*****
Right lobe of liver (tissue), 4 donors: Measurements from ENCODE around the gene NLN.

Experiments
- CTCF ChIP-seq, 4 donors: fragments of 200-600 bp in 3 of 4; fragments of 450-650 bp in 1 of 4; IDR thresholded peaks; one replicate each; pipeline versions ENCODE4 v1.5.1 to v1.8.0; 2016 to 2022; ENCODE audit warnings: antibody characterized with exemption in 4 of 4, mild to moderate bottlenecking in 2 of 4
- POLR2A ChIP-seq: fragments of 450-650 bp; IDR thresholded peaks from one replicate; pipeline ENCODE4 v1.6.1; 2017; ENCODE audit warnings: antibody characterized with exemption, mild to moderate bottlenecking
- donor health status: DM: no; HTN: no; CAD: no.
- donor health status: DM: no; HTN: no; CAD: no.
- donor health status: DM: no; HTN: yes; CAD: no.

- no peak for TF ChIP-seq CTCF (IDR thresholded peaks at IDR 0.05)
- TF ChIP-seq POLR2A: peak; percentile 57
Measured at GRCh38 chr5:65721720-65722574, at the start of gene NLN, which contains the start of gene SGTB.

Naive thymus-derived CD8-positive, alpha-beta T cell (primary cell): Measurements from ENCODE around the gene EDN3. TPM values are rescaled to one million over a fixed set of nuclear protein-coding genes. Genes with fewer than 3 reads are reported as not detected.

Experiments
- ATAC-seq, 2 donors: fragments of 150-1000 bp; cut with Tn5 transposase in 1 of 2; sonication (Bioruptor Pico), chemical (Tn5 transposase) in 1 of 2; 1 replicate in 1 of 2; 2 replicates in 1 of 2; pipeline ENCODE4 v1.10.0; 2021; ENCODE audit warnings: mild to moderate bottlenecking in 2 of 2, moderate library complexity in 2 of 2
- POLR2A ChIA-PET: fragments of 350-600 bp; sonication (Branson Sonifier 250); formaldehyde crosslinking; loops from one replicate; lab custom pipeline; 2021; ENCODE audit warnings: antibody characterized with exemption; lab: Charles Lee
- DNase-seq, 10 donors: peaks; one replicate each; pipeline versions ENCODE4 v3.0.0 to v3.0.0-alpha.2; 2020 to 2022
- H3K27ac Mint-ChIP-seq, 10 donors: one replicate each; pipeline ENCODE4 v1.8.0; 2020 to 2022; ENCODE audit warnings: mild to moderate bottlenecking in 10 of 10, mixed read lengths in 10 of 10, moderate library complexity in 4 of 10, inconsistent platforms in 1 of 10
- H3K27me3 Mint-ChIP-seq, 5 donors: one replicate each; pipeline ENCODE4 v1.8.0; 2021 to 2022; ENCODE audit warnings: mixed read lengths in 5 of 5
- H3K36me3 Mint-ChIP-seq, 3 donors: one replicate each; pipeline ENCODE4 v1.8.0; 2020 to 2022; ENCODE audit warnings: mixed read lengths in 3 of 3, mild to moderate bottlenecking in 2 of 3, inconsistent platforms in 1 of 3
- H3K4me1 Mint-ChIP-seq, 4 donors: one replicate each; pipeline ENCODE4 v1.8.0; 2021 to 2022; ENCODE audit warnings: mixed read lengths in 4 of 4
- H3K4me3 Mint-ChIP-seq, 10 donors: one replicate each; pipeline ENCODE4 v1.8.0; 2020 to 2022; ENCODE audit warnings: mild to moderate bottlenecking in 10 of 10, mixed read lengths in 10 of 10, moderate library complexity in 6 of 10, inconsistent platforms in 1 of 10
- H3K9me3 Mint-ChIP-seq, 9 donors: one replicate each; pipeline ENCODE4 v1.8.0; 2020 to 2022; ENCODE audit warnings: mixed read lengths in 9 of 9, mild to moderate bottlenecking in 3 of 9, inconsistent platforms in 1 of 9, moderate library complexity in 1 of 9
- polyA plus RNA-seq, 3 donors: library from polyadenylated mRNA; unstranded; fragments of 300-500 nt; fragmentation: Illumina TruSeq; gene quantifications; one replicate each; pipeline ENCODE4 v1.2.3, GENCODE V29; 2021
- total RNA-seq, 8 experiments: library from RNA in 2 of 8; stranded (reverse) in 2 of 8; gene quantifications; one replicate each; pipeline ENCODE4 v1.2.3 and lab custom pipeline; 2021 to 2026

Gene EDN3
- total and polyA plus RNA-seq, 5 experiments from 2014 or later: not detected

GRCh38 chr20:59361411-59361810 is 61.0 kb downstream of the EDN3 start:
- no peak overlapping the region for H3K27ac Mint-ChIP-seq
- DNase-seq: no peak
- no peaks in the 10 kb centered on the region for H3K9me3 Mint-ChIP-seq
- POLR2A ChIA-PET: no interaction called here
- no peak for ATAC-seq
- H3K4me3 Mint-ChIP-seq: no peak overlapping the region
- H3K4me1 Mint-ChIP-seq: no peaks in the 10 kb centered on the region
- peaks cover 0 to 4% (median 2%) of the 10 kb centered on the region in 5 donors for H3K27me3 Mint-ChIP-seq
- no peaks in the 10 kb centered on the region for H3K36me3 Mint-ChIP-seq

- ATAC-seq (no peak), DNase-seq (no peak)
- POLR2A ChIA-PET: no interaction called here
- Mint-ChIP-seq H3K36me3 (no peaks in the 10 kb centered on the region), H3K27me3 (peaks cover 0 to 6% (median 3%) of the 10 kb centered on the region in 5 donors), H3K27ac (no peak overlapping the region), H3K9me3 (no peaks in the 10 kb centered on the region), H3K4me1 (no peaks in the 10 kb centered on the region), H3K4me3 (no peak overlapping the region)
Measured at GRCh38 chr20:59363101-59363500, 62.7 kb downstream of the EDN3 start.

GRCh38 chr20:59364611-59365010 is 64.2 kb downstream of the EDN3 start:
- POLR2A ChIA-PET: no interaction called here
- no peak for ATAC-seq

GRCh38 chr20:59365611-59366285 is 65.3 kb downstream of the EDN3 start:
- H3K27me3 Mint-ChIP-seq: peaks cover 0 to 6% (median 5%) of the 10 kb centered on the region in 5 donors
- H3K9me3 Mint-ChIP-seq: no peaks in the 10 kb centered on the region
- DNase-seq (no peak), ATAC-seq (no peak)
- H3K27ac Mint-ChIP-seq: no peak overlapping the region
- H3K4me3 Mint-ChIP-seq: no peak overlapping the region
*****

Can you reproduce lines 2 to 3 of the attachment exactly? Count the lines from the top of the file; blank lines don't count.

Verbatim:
Experiments
- CTCF ChIP-seq, 4 donors: fragments of 200-600 bp in 3 of 4; fragments of 450-650 bp in 1 of 4; IDR thresholded peaks; one replicate each; pipeline versions ENCODE4 v1.5.1 to v1.8.0; 2016 to 2022; ENCODE audit warnings: antibody characterized with exemption in 4 of 4, mild to moderate bottlenecking in 2 of 4